In a very public display of confidence in his Ebola-free status, Dr. Craig Spencer hugged his way out of Bellevue today, warmly embracing everyone from Mayor de Blasio to the doctors and nurses who helped him recover from the disease. "As you can see, Dr. Spencer is a very huggable guy," a beaming de Blasio remarked. "It's a good feeling to hug a hero, and we have a hero in our midst."

Addressing the public concern sparked by news of NYC's first confirmed Ebola victim, de Blasio took pains to praise NYC Health Commissioner Dr. Mary Travis Bassett. "The facts were what mattered," de Blasio said. "Throughout these weeks there has been a voice of calm, and reason, and science, and her voice has been heard all over the state and all over the nation... Dr. Bassett was the truth-teller."

Dr. Bassett took the opportunity to divert attention from Dr. Spencer's recovery to West Africa, where 4,960 have died as of November 7th. "I want to salute [Dr. Spencer]," Dr. Bassett said. "His work in West Africa was not only for the people of Guinea, it was for all of us. We will not vanquish this epidemic until it is vanquished in Africa. Dr. Spencer and Doctors Without Borders have been taking the burden for all of us."

Dr. Bassett then went in for a hug with Dr. Spencer, who used his time at the mic to thank everyone at Bellevue for saving his life and call attention to Doctors Without Borders. "Volunteers need to be supported to stop this outbreak at its source," said Dr. Spencer. "Today I am healthy and no longer infectious. My early detection, reporting, and now recovery speaks to the effectiveness of the protocols for health care workers returning from Africa."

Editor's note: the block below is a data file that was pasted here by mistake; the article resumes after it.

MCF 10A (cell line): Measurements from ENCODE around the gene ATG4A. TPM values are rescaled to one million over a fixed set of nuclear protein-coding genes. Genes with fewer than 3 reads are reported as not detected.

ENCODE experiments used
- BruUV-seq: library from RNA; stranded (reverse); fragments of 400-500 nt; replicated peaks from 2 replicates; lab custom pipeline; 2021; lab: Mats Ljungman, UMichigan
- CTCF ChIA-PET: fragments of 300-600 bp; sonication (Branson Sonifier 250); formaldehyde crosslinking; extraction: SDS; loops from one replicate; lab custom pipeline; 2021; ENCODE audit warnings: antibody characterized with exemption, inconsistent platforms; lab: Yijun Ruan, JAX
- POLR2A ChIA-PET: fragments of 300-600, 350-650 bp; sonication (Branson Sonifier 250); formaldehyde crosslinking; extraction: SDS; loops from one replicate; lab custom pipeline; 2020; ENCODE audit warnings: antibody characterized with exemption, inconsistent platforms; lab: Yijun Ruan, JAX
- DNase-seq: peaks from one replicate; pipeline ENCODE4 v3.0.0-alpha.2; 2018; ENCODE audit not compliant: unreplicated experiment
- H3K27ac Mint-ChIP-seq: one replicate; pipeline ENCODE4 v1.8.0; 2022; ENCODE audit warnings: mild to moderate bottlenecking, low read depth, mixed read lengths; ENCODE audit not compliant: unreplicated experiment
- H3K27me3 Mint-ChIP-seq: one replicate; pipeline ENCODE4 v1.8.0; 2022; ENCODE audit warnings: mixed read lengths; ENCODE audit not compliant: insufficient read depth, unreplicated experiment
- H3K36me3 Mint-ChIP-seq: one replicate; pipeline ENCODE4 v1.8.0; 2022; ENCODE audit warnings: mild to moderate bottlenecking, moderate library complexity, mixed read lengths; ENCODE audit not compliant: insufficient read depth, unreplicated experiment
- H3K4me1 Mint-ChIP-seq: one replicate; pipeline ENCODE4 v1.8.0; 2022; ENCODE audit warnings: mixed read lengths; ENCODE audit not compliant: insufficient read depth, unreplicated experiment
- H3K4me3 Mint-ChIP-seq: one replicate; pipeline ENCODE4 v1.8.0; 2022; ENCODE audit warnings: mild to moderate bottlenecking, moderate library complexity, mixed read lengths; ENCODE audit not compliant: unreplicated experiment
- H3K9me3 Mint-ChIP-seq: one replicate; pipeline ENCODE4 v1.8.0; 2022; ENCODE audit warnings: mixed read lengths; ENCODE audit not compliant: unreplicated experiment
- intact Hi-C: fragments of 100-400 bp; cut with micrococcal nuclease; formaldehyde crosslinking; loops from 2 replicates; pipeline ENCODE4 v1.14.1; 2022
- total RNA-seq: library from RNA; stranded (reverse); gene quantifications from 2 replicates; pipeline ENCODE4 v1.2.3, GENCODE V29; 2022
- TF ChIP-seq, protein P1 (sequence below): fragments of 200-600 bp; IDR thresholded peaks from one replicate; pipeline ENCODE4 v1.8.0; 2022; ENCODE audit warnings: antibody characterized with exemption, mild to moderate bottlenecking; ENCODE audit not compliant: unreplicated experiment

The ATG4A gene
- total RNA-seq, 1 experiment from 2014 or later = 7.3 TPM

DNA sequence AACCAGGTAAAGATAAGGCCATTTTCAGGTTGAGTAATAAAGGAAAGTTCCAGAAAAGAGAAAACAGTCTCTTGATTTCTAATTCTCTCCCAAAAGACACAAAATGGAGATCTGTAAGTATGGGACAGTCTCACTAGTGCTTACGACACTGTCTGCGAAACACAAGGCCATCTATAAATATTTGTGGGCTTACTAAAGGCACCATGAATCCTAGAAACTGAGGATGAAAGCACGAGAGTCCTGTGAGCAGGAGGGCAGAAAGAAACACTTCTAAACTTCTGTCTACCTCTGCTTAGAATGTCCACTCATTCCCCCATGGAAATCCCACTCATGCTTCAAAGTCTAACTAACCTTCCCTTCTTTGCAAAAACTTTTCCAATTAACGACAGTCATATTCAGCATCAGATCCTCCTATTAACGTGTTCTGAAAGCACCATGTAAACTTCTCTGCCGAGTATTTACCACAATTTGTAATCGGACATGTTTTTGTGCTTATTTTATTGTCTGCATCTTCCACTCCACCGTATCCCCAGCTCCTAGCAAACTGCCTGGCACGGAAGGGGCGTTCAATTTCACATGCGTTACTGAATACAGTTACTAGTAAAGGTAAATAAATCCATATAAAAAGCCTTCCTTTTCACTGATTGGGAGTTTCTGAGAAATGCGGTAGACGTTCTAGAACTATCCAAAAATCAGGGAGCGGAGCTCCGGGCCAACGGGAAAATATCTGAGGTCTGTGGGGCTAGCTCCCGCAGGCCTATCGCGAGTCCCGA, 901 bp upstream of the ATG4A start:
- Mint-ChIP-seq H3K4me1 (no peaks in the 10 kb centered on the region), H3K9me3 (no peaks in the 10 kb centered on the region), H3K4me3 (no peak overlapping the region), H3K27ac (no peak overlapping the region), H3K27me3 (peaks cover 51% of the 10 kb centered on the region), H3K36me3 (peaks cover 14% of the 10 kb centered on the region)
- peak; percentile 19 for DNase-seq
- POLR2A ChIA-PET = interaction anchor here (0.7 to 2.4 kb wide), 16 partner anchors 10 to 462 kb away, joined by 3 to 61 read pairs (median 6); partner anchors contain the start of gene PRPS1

Dr. Spencer added, "While my case has garnered international attention, it is important to remember that my infection represents but a fraction of the more than 13,000 reported cases to date in West Africa, the center of the outbreak where families are being torn apart and communities destroyed... Please join me in turning our attention back to West Africa, and ensuring that medical volunteers and other aid workers do not face stigmas and threats when they return home... I will not be commenting publicly beyond this statement, and I urge you to please focus your attention where it is needed: at the source of the Ebola outbreak in West Africa."

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Dr. Spencer's discharge, 41 days after the first Ebola diagnosis in the United States, marks the end of known Ebola cases in America. The first diagnosis was Thomas Duncan, a Liberian who arrived in Texas in September and died eight days after he was diagnosed. Two nurses who treated Duncan were infected during his hospitalization, but they have since recovered.